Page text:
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A Dithyramb for Spam

An imperfect alternative to fighting spam which no one will implement, but which would be more satisfying than existing proposals.

I receive a lot of spam, like every other Web donkey with a public email address. I've used a bunch of tools to manage the problem, and now I do Bayesian(ish) classification in Mozilla, which sorts and flags a goodly percentage of offers from Nigeria and toner cartridge deals. But last week, after reading another email extolling the magical tongue action of Harvey the Pussy Eating Wonder Dog, I came up with this strategy:

  1. We can classify most email as spam or not-spam.
  2. The regular action taken by spam filters is to delete the spam, or throw it in a folder for review and deletion.
  3. That's fine, but how about if we generate an email, fake an address, and automatically generate a response like “I'm interested! Send me more!” or “Please call me at the following phone number,” or any of several thousand variations on that theme. Then send that message back to the spammer.
  4. Lots of spammers don't have working email. But more and more they do, because they're trying to achieve some sort of respectability. Even the Nigerian scam spammers will receive emails now. So a good percentage of them would receive our replies.
  5. If from 10,000 - 100,000 people sent automatic, fake replies, those replies would mix in with the far fewer legitimate “I'm interested” replies. The spammers would have to read through all replies and try to extract the ones that were legitimate. The amount of work required to do this would make it impossible to get a good spam con going. Even if they auto-replied to everyone who wrote them, the same thing would happen: more spam in return, more filtering required.
  6. The regular action taken by spam filters is to delete the spam, or throw it in a folder for review and deletion.
  7. That's fine, but how about if we generate an email, fake an address, and automatically generate a response like “I'm interested! Send me more!” or “Please call me at the following phone number,” or any of several thousand variations on that theme. Then send that message back to the spammer.
  8. Lots of spammers don't have working email. But more and more they do, because they're trying to achieve some sort of respectability. Even the Nigerian scam spammers will receive emails now. So a good percentage of them would receive our replies.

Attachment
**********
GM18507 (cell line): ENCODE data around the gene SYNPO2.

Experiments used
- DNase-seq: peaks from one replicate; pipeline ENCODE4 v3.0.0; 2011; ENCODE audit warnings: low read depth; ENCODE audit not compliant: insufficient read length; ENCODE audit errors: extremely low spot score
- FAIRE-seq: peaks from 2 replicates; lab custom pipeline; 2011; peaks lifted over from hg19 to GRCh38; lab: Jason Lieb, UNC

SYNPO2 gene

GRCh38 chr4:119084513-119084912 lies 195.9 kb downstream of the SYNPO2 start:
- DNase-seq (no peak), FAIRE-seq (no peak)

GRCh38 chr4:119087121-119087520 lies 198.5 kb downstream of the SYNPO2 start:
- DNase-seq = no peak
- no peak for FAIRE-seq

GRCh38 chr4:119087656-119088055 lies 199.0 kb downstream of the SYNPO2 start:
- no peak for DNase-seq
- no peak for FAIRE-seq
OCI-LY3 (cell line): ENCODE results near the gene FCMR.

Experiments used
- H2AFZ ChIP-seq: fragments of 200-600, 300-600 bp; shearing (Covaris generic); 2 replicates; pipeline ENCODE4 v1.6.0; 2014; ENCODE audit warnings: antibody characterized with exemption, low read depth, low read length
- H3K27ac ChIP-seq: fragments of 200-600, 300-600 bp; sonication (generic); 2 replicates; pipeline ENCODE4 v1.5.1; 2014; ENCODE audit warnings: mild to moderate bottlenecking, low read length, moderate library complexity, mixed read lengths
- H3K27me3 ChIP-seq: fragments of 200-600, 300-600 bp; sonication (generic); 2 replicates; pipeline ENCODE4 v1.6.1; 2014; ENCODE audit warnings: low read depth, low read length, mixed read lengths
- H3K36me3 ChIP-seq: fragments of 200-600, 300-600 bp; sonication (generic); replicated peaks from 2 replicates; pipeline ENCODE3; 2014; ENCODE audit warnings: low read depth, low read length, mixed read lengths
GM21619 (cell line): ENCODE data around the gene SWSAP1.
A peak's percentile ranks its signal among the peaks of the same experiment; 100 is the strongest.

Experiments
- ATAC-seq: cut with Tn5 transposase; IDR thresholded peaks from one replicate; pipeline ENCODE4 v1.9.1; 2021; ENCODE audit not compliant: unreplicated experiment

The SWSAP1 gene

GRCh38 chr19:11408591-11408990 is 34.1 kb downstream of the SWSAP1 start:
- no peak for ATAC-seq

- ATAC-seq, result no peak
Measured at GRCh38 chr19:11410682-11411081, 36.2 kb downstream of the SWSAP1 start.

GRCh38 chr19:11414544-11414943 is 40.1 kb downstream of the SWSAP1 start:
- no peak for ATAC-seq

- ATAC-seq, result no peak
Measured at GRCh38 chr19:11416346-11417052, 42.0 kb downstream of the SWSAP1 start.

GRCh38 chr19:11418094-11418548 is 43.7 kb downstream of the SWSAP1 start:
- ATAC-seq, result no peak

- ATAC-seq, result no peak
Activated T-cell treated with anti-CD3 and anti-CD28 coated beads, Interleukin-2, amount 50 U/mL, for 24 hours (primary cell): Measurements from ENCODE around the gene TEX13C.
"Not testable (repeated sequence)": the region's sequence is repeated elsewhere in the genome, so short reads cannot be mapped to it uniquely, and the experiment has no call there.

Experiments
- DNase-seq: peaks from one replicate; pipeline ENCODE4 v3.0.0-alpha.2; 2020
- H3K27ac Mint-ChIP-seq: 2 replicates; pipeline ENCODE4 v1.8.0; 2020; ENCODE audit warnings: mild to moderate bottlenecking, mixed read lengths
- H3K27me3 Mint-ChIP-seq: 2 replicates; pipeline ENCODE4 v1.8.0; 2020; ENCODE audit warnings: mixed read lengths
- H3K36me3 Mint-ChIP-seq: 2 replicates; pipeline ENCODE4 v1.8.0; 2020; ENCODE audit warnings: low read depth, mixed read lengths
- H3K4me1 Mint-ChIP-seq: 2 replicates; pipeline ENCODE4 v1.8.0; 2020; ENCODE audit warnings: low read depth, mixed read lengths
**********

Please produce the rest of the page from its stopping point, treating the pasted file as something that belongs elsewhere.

9. If from 10,000 - 100,000 people sent automatic, fake replies, those replies would mix in with the far fewer legitimate “I'm interested” replies. The spammers would have to read through all replies and try to extract the ones that were legitimate. The amount of work required to do this would make it impossible to get a good spam con going. Even if they auto-replied to everyone who wrote them, the same thing would happen: more spam in return, more filtering required.

I'm sure there are terrible failures in my thinking, but I like the idea of hammering back at the people who want me to see horses gone wild or buy remote-control mini cars. I want them to work for their money. And maybe they'll get the message that people just friggin don't need more bullshit in their lives.

.  .  .  .  .  

See also: A Plan for Spam by Paul Graham, a lamb - nay, ram - who jams with spam dithyrambs, can drink a dram, and gives exams from Panam to Siam, for which you must cram. And, for a follow-up, Better Bayesian Filtering.


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About the author: I've been running this website from 1997. For a living I write stories and essays, program computers, edit things, and help people launch online publications. (LinkedIn). I wrote a novel. I was an editor at Harper's Magazine for five years; then I was a Contributing Editor; now I am a free agent. I was also on NPR's All Things Considered for a while. I still write for The Morning News, and some other places.

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